Monsters of Folk - Monsters of Folk

2009-10-05 | |

I've never actually considered Conor Oberst to be a folky kind of guy; neither have I thought that about M. Ward, or Mike Mogis. Even Jim James, of My Morning Jacket, is far from folk. But, still, it's just a name, right guys? Right? I'm going in with an open mind, mainly because I always get prejudiced around any of Oberst's non-Bright Eyes projects: Desaparecidos is probably the closest I've come to liking an Oberst side-project. So, on with the show!

Despite the dodgy cover-art which makes Mike Mogis look very much like "Tony Robinson as Baldrick" from Blackadder fame, Monsters of Folk, the album, not the band, has left me reeling. In a good way.

The opening track, "Dear God (M.O.F.)" made me question the name 'Monsters of Folk', because, it was total false advertising. Then, just as I was set on saying "Screw this. It's going to be terrible," everything changed. It was like listening to a certain supergroup which came around 20 years ago; in fact, the entirety of the M.O.F. trademark seems to mirror the way in which said late 80s supergroup was. I am, of course, referring to the Traveling Wilburys.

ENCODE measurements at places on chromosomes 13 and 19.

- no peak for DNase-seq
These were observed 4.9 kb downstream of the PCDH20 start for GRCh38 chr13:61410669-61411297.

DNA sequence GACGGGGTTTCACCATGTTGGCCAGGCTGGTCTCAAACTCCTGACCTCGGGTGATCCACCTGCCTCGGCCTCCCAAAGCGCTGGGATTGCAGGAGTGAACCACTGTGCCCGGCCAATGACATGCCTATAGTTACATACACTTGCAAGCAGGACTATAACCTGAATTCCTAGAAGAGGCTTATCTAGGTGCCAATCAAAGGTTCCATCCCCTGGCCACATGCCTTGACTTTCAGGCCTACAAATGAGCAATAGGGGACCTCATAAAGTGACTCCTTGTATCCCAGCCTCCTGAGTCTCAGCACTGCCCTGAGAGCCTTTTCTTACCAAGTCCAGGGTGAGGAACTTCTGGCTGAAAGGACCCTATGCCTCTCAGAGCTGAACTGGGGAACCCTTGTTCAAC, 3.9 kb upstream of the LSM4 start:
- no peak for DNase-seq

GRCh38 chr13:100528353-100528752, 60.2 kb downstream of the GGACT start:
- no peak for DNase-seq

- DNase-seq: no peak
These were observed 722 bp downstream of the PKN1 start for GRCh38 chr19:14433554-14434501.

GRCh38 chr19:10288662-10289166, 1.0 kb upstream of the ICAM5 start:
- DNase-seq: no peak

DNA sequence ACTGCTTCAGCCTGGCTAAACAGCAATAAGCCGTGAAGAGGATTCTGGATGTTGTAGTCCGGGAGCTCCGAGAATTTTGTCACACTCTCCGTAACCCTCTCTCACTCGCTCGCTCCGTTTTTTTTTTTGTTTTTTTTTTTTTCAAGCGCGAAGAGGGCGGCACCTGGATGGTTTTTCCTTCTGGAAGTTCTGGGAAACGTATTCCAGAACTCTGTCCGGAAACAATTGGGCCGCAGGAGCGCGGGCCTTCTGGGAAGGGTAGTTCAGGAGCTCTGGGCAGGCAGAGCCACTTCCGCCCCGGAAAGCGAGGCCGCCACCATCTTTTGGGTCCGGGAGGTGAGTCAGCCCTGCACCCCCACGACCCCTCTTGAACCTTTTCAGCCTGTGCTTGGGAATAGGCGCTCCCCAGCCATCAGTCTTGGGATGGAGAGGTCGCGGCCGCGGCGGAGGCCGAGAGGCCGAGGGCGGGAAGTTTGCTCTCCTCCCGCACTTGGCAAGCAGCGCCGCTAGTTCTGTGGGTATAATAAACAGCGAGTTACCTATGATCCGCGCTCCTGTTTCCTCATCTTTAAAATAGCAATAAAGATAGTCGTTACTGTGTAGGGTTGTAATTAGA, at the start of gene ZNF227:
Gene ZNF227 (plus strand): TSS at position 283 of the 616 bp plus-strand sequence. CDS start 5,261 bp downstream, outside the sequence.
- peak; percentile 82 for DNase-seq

This album has all the elements of a half-decent folk release, but, throws in moments of pure country rock folly. I can't quite put my finger on it, but, it's probably the bonhomie of each of the members which is shining through, and which makes me feel at ease with this. It's like that one-off conversation shared with Mike Mogis at a Bright Eyes gig; it's something special.

Under the twang of the guitar, and the awkward, strained vocals of Oberst, lies a niggling feeling that this is all for show; that, this is just to give Oberst and Mogis some time off from the Bright Eyes label, and yet still put out something in the vein of Cassadaga, with that homely, Cracker Barrel soundtrack. There's honestly nothing more to this album than good old fashioned 'grits and biscuits' Folk. And that's why I like it.

Overall: 8/10 - It's a supergroup alright. It's also a super album. All it needs is Nick Cave talking over Man Named Truth, and I'd give it a 9.

Top Track: Baby Boomer

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